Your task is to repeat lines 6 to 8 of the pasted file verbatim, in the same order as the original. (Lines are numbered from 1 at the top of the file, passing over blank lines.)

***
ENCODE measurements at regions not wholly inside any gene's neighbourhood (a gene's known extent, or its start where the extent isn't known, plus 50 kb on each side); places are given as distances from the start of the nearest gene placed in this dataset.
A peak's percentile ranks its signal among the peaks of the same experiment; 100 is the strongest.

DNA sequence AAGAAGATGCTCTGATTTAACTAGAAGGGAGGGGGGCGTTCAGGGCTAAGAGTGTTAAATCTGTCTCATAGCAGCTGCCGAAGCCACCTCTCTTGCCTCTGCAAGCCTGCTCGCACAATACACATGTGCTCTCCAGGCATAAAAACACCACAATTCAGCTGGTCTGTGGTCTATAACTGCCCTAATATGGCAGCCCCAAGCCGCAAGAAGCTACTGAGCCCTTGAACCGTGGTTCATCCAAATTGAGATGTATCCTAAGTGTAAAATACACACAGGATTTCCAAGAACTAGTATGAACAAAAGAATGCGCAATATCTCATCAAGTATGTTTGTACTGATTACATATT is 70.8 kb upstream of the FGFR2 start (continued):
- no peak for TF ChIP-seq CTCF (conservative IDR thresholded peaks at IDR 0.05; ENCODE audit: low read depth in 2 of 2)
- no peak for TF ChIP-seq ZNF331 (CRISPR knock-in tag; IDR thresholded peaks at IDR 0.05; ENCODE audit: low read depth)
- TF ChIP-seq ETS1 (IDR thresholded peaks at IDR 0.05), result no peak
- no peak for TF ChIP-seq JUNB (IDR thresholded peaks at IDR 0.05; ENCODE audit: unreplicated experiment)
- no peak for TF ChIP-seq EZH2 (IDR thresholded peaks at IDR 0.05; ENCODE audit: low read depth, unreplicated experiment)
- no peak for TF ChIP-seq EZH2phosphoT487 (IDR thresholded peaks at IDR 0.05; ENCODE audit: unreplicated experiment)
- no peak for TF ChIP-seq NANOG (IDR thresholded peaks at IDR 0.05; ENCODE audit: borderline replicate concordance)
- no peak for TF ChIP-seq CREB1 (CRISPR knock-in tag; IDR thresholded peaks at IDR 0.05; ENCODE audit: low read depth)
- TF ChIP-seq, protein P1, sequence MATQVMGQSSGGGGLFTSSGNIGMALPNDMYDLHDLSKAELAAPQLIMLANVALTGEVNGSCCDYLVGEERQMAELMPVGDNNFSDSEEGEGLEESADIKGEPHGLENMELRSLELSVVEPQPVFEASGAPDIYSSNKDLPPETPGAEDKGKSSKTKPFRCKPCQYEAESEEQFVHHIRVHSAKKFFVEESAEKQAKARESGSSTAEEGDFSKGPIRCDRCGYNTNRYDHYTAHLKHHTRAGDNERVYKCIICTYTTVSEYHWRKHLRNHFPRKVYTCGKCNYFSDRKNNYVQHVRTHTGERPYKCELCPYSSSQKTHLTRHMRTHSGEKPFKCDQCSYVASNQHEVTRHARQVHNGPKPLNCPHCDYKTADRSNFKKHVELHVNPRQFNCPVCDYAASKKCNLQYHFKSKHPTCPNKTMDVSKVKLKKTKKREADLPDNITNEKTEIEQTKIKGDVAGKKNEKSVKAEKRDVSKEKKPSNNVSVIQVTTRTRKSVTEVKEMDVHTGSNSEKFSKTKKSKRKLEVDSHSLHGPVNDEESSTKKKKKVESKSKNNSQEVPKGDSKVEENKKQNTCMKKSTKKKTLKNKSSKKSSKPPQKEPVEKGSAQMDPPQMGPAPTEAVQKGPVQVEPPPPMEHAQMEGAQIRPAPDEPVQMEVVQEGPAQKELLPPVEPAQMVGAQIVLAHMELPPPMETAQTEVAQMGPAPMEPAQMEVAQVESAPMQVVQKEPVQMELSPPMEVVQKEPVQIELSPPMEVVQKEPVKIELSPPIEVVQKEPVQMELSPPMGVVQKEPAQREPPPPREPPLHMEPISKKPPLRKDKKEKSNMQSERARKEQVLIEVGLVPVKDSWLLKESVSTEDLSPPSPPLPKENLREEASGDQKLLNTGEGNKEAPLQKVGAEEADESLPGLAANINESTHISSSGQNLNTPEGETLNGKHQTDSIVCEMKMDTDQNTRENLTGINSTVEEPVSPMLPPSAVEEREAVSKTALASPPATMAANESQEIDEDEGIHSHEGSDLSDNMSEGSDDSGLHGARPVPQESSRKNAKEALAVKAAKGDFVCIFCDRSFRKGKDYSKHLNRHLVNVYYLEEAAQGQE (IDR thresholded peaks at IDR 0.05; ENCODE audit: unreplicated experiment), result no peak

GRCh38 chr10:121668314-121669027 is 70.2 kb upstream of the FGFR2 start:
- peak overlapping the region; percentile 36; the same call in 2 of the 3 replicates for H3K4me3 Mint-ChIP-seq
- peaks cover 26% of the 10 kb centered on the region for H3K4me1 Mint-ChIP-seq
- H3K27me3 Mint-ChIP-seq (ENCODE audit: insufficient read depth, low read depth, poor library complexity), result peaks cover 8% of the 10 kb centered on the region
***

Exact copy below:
- TF ChIP-seq ETS1 (IDR thresholded peaks at IDR 0.05), result no peak
- no peak for TF ChIP-seq JUNB (IDR thresholded peaks at IDR 0.05; ENCODE audit: unreplicated experiment)
- no peak for TF ChIP-seq EZH2 (IDR thresholded peaks at IDR 0.05; ENCODE audit: low read depth, unreplicated experiment)